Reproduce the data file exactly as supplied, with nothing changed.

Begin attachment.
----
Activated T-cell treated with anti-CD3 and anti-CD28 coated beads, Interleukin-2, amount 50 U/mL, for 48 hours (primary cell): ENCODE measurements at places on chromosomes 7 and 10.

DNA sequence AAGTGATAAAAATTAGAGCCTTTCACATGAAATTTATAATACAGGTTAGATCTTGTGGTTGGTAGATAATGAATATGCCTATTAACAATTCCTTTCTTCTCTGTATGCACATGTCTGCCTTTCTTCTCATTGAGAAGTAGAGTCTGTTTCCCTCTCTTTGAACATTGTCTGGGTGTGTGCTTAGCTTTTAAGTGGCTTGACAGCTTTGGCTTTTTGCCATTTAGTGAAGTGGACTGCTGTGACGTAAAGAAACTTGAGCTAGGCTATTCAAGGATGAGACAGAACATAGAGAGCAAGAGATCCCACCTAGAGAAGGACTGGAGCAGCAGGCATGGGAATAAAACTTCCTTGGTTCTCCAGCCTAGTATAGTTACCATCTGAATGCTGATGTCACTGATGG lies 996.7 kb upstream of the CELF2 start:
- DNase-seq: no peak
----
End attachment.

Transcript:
Activated T-cell treated with anti-CD3 and anti-CD28 coated beads, Interleukin-2, amount 50 U/mL, for 48 hours (primary cell): ENCODE measurements at places on chromosomes 7 and 10.

DNA sequence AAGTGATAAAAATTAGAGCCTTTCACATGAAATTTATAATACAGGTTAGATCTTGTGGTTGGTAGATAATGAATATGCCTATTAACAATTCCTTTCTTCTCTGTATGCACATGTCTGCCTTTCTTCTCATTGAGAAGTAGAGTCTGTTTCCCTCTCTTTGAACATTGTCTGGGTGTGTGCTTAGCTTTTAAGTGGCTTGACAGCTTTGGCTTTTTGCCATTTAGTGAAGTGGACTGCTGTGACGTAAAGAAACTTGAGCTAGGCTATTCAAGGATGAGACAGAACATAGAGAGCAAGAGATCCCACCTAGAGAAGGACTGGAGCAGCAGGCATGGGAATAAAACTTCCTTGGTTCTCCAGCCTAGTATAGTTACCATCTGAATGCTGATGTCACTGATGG lies 996.7 kb upstream of the CELF2 start:
- DNase-seq: no peak